I guess there is stereotyped writing around, but I don’t ever hear it; I guess I’m lucky I don’t have to listen to it, uh? Naturally, there’s bound to be a lot of imitative writing going on. Like stage band kind of orchestrations; somebody told me that there were, I think, seven–hundred–and–fifty thousand jazz students in the United States singing the blues.
You don’t have a regular band; you record very occasionally; this is quite an occasion, for you to come out on this tour. What, in fact, is your means of livelihood?
This last year a man named John Snyder, who ran Horizon Records for A& M, advanced me ten thousand dollars for a solo album. Which I haven’t done yet, because he’s not ready for it, but when he is and when I’m ready, I’ll make it. But that’s what helped me go—that plus the fact that I get Social Benefit now; I get 330 dollars a month, which pays my rent. Oh, and I get two thousand a year from BMI; I don’t make any money according to their system of—the pop music you know—but some day they’ll get it back, and they feel like it’s a courtesy kind of thing—it makes them feel good, man. And I don’t mind making them feel good—so I take the two thousand.
See, up until now, economically, I’ve been living a loser’s life. I’ve been an arranger, and you can’t get any royalties for arranging. All the albums I’ve ever made, I have no royalties from them, you know. The Columbia president told me the other day that those albums I made with Miles Davis have gone what they call gold, over these years and yet I only got the original five hundred dollars apiece for the arrangements; after that, nothing. So now I have to start trying to collect either artist’s royalties or/ and composing royalties. That’s how I’m gonna do it.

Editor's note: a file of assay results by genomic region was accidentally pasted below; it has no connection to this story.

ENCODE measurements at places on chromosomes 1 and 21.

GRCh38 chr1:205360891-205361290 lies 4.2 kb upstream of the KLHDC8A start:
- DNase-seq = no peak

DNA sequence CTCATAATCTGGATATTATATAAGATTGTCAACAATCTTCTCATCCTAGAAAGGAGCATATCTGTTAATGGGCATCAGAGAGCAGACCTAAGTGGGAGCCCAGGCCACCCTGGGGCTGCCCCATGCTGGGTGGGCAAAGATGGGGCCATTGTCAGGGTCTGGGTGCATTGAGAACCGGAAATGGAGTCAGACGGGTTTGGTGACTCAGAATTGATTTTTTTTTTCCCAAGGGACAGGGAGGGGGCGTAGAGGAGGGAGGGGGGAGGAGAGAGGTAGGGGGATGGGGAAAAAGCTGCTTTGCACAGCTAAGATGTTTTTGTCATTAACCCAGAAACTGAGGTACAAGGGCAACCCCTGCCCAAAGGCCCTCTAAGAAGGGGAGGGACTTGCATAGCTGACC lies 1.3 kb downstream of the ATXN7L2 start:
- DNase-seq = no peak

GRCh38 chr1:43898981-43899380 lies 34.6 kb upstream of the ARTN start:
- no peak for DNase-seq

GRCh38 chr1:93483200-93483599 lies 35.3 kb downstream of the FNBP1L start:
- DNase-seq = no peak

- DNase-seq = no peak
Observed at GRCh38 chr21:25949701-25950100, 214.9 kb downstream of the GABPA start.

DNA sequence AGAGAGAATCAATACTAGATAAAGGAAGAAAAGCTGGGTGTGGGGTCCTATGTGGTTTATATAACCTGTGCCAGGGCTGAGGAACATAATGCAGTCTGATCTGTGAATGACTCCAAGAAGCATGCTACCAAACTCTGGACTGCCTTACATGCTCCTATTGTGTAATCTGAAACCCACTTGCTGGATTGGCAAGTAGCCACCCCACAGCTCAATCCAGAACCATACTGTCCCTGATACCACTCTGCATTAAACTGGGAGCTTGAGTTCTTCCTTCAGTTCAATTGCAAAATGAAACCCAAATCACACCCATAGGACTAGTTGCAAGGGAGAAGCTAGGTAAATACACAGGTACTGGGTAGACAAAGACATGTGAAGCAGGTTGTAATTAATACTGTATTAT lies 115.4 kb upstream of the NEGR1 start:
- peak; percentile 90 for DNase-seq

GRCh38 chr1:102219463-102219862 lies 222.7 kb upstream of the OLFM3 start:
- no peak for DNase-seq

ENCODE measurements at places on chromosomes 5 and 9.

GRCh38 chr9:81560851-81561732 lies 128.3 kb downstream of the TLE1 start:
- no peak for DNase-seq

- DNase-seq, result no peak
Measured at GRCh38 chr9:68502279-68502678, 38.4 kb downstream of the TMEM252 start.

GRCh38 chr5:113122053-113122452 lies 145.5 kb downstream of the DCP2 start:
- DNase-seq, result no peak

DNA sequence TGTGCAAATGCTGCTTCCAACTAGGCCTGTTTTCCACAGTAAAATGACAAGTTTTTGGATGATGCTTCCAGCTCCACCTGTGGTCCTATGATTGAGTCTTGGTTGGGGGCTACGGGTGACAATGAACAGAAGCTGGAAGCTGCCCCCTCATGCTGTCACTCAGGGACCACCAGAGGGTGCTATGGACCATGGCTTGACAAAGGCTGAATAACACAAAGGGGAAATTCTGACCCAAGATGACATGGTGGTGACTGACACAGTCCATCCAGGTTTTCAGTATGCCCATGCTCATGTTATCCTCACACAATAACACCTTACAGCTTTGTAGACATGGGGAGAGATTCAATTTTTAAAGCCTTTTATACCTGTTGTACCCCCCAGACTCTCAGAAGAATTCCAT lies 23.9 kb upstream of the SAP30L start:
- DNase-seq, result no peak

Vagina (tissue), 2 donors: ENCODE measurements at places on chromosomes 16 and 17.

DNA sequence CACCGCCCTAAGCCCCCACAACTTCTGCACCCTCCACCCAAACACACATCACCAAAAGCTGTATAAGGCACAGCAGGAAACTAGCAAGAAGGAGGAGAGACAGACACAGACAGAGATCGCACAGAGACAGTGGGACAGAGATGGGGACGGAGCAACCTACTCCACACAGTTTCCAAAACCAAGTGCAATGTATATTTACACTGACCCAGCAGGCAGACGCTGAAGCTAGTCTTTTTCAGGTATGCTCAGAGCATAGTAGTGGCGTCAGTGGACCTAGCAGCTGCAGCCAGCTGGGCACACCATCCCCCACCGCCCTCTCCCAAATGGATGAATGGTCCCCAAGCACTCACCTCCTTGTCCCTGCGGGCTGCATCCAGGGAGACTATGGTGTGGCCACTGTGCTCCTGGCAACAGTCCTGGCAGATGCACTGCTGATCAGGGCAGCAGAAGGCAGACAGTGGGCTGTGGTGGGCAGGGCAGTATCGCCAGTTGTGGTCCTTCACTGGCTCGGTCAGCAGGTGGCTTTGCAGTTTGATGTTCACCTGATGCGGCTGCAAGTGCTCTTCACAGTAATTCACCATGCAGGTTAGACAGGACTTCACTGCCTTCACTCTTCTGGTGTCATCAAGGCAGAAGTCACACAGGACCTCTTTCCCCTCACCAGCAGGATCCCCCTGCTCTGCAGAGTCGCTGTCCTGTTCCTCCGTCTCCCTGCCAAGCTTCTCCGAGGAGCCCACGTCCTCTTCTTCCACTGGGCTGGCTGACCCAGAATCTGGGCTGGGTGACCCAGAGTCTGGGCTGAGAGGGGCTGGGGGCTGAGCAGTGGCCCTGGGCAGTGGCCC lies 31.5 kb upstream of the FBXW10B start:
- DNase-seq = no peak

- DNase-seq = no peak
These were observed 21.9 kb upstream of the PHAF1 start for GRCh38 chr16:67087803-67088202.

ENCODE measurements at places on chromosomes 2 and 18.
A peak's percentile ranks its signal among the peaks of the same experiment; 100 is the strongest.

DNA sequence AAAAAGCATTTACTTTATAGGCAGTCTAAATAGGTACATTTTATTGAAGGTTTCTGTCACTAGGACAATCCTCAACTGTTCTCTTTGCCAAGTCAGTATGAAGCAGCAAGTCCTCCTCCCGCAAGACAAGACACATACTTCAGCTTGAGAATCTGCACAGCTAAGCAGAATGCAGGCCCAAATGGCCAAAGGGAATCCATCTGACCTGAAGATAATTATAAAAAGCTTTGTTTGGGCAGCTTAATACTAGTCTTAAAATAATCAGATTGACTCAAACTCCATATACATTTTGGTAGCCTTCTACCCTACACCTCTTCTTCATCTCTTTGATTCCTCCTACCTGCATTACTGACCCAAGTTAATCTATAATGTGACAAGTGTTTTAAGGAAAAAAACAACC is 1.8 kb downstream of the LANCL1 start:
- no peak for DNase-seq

And I have to change my goal from three thousand a year to three hundred thousand, because it’s impossible to make thirty thousand in New York. I don’t know if it’s possible here, but the only people around there that can do it are civil service workers, teachers, that kind of thing—they can hit a thirty or forty thousand mark. I was naive enough to think I could do it—but you can’t, You have to starve or be rich; there’s no in–between—so now I’m out for three hundred thousand.
Well, I wish you success in these ventures. And, anyway, now that you have got over here with the band, I hope this will be followed by further visits in the future.
Thank you, man. I do, too. Both places we worked so far, they invited us back—Bristol and Southampton. So it sounds good. Southampton’s quite a jazz town—they got a lot of activity going on there; I was surprised.